Manufacturing is expected to take a backseat to services in GermanyImage: dpa - Bildfunk
German Labor Market Struggles With Transition
Karin Kails (ncy)
December 26, 2005
Plants closures, lay-offs, outsourcing -- rarely was the news for the job market worse than in 2005. At the same time, it may just be an expression of the market's long-term restructuring.
German companies have slashed thousands of jobs this year. The country's three largest carmakers alone -- Volkswagen, Mercedes and Opel -- plan to cut 27,000 jobs. But the negative numbers might not indicate an unstoppable downswing, instead they may be proof of a long-term restructuring of the labor market.
Germany is moving away from having a high proportion of industrial jobs, according to job market specialist Martin Werding of Munich's Ifo Institute for Economic Research. And it's happening more quickly in Germany than in other countries, because, at the same time, many German companies are shifting production abroad, he added.
A recent study by the Federal Labor Agency forecast Germany would lose one million jobs by 2020 -- most of them in manufacturing. The proportion of workers in the branch will drop from more than 20 percent in 2000 to 15 percent in 2010, experts estimate. However, at the same time as agriculture and industry lose jobs, the proportion of people working in the service sector will increase, they say.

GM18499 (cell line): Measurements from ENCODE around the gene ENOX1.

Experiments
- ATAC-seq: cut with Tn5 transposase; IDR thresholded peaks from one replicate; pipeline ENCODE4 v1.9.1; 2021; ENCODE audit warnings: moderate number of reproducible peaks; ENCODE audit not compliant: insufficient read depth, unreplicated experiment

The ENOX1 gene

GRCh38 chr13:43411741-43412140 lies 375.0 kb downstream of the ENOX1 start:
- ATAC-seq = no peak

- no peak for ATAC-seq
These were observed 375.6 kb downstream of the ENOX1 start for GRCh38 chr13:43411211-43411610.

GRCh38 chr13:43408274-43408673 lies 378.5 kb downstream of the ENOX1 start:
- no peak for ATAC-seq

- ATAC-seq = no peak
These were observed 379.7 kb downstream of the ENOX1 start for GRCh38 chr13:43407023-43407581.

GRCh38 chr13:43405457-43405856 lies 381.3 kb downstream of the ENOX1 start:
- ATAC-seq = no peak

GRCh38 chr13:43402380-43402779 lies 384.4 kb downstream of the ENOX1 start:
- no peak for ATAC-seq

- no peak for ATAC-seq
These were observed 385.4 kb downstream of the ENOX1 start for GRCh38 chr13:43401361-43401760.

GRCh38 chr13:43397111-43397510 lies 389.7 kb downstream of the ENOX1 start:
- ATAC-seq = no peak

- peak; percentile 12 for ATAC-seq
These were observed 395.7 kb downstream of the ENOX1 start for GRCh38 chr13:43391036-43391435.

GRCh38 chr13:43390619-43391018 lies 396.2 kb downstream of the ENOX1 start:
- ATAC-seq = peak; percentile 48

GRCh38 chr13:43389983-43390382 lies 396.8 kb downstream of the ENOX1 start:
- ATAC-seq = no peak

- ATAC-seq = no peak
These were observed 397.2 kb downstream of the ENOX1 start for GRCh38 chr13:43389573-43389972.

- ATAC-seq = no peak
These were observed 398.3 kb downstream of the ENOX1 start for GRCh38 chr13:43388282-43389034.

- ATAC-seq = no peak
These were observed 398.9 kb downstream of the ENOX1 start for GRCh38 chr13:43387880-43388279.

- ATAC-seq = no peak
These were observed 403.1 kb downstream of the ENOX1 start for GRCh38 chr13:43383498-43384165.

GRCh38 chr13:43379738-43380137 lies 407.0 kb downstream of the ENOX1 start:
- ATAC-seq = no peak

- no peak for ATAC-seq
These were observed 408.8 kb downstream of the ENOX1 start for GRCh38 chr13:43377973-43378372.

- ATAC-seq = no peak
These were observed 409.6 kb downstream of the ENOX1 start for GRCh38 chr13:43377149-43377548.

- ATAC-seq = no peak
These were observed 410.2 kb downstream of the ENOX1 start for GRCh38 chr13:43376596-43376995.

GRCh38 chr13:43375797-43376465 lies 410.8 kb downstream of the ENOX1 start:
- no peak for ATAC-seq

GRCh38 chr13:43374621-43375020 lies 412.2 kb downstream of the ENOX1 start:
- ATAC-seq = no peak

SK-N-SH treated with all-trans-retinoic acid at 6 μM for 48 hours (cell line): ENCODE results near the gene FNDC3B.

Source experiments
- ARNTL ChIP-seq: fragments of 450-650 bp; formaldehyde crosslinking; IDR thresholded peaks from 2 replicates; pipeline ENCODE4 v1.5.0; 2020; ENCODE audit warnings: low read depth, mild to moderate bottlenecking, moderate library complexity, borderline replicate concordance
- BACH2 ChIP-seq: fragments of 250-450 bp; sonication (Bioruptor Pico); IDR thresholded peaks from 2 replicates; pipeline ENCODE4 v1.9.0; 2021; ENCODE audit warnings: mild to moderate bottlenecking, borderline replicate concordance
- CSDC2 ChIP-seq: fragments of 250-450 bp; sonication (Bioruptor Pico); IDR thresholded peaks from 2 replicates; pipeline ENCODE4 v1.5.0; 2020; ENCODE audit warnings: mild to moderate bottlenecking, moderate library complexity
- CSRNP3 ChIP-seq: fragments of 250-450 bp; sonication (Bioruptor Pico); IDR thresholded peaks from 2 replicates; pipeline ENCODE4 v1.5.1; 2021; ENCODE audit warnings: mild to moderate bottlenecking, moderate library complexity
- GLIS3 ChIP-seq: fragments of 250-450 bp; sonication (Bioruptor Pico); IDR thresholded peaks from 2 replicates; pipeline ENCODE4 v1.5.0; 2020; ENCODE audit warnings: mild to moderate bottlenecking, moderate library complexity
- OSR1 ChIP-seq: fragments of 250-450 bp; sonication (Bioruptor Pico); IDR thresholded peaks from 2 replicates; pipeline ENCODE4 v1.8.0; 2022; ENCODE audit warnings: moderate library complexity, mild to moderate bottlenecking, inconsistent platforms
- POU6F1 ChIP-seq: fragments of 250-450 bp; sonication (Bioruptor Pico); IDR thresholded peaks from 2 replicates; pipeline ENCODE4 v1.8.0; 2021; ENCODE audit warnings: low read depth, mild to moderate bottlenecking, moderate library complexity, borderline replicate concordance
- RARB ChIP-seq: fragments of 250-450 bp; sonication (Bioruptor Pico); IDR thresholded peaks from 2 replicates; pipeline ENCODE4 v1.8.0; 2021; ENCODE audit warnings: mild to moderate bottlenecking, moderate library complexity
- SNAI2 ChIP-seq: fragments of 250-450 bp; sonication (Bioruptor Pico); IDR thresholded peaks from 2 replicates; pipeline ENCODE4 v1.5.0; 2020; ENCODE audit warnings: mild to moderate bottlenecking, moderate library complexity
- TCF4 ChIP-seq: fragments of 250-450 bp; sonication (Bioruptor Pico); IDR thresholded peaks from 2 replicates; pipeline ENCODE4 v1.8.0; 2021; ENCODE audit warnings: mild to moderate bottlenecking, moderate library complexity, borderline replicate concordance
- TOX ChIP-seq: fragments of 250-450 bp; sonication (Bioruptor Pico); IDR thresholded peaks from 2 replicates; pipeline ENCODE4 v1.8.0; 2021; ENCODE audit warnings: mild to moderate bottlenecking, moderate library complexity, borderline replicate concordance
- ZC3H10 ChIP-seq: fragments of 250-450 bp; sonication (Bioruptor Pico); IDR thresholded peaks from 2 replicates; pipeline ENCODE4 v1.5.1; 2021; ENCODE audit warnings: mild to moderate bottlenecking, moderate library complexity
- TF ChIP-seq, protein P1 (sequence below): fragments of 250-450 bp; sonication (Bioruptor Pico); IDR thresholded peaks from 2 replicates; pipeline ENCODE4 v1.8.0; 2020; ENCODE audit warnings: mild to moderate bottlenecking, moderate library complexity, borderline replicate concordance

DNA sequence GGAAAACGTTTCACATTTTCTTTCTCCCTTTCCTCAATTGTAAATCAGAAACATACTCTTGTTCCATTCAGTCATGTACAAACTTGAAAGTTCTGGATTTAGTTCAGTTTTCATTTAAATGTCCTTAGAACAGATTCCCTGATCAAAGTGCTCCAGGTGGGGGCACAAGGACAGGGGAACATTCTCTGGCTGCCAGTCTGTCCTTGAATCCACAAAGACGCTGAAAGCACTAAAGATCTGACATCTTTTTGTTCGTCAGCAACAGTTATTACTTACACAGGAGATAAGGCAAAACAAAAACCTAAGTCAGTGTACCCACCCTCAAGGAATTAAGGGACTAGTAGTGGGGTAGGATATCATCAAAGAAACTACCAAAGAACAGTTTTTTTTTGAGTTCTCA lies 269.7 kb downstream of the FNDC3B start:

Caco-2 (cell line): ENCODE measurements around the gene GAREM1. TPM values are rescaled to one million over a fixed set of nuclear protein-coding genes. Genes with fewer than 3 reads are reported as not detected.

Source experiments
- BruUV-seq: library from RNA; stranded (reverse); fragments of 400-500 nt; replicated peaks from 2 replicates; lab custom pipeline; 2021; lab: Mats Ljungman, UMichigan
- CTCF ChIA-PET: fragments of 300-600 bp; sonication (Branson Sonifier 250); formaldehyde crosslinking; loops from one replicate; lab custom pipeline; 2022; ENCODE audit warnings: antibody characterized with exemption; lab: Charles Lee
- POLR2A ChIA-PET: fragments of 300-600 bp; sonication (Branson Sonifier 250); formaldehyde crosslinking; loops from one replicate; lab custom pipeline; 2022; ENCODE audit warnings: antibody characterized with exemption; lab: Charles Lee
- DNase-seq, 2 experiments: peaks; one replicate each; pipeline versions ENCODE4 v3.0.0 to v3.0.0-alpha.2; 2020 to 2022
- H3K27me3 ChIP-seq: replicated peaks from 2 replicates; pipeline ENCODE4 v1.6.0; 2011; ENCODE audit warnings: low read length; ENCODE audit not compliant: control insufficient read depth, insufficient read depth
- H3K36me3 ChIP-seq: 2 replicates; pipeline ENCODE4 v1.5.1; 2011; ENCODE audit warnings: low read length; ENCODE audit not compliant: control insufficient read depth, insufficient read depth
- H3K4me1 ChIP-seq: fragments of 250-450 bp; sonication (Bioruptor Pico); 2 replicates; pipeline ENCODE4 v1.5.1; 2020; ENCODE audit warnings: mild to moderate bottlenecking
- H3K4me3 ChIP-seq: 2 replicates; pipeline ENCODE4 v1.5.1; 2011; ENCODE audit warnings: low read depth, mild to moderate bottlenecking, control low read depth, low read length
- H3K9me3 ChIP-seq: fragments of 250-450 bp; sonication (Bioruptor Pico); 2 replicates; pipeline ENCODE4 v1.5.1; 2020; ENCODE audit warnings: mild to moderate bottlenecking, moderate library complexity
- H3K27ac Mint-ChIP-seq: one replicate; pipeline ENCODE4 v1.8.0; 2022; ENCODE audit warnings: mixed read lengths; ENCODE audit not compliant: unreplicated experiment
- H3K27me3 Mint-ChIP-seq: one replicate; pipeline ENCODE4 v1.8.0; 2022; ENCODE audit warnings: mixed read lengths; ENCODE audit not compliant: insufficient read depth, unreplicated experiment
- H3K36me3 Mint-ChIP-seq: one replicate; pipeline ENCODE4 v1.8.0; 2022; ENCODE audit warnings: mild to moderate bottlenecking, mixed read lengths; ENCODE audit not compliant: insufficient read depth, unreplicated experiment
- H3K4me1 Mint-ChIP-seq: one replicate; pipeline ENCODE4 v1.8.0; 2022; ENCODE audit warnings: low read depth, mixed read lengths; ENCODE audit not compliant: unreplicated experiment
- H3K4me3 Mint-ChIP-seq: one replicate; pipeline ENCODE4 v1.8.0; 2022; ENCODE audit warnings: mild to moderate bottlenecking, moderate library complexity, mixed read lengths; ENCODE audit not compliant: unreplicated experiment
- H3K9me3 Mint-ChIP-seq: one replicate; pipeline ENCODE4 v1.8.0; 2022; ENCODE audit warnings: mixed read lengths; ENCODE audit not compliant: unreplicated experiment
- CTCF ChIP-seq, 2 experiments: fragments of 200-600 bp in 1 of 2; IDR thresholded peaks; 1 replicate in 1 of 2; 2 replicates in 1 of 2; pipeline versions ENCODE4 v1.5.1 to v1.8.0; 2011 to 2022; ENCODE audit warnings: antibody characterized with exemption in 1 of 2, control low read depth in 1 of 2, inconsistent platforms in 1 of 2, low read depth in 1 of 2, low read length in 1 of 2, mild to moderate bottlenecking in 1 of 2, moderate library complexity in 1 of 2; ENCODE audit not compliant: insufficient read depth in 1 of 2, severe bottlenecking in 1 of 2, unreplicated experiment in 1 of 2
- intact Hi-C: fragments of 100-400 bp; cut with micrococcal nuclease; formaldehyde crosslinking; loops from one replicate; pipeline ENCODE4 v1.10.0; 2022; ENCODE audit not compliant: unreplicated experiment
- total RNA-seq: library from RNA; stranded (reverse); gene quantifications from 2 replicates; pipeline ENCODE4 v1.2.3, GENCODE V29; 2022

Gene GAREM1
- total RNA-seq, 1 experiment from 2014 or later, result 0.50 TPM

Too few service jobs
"Services closely related to industry and business, in particular, are likely to prove to be the most dynamic segments," said Gerd Zika, one of the study's authors. In 2000, service jobs made up around one-third of the German labor market; by 2020, 45 percent of the working population is expected to be employed in the sector.
But in comparison to other countries, Germany still has too few service jobs partly because the country's workforce was traditionally specialized in industrial production, Werding said. In addition, it started to restructure much later than other countries. Britain, for example, started shifting focus to financial services years ago.
Services could be the key to lowering Germany's high level of unemployment, especially for people with low qualifications, who make up a large part of the jobless, said Werding.
Good for jobless
"However, the sector's development will be hampered by low-wage jobs," he added. Part of the problem is Germany's social welfare system. The relatively high unemployment benefits act as a minimum wage and don't just influence the low-wage sector, but all other wage levels as well, he said.
But many more jobs could be created in education, science culture and health care in the long-run. Germany's demographic development could also open new perspectives, Werding said. The more senior citizens there are, the greater the demand will be for medical care. Currently, nursing, with its high demands, is paid badly, which indirectly attracts foreign workers to Germany and encourages the black market.
It shows that Germany's lawmakers have a lot of work to do to smooth the labor market's transition and make Germany a more attractive place to do business, Werding said.